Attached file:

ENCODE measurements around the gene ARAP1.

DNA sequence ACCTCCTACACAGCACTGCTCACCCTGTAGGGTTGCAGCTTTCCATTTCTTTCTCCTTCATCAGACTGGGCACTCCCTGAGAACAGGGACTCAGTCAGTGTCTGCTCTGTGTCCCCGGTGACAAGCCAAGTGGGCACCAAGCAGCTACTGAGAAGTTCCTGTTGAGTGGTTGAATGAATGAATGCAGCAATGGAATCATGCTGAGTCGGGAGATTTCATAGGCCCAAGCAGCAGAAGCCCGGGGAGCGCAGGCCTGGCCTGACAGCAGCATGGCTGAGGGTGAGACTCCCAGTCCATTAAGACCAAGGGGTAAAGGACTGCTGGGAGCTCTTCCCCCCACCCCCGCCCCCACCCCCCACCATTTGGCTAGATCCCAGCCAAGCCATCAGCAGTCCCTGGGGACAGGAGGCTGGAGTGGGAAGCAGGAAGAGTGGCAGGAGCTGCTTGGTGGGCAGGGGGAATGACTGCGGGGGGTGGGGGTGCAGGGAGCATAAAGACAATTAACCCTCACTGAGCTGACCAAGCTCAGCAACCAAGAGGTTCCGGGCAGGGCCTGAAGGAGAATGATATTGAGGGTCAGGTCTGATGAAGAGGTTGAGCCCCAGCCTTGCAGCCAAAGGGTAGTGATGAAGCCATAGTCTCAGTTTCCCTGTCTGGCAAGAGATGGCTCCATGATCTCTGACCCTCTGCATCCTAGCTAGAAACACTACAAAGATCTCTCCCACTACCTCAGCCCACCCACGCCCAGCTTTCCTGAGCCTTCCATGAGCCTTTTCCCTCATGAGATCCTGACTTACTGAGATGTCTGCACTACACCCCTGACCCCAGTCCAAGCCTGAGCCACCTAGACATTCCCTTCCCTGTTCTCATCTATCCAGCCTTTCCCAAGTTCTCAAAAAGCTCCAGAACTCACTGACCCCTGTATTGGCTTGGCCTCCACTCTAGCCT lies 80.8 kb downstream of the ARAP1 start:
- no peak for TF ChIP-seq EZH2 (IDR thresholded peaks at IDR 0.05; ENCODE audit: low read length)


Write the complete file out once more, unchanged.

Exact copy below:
ENCODE measurements around the gene ARAP1.

DNA sequence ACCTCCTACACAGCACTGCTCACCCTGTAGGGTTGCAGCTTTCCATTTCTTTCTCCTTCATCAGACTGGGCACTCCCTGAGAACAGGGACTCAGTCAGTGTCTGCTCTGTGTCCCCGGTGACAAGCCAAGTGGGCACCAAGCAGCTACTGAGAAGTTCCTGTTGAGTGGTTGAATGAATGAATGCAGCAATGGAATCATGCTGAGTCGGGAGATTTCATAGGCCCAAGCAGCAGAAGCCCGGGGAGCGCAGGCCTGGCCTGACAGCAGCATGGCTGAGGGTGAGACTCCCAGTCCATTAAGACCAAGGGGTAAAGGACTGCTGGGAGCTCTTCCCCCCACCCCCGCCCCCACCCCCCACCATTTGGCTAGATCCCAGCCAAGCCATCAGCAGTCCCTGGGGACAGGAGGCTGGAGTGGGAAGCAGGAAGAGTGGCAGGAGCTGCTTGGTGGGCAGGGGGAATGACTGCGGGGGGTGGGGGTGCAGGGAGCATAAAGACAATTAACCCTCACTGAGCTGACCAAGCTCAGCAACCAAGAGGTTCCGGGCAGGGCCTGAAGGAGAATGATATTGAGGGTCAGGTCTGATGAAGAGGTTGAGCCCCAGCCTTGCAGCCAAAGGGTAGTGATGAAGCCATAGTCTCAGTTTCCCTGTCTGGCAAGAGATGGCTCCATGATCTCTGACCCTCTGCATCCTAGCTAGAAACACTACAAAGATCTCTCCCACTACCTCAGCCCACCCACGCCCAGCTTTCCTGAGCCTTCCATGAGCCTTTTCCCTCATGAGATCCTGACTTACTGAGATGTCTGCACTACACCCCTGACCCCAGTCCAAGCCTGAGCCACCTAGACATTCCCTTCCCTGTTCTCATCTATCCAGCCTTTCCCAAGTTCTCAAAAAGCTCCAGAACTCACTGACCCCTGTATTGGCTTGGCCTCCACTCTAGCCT lies 80.8 kb downstream of the ARAP1 start:
- no peak for TF ChIP-seq EZH2 (IDR thresholded peaks at IDR 0.05; ENCODE audit: low read length)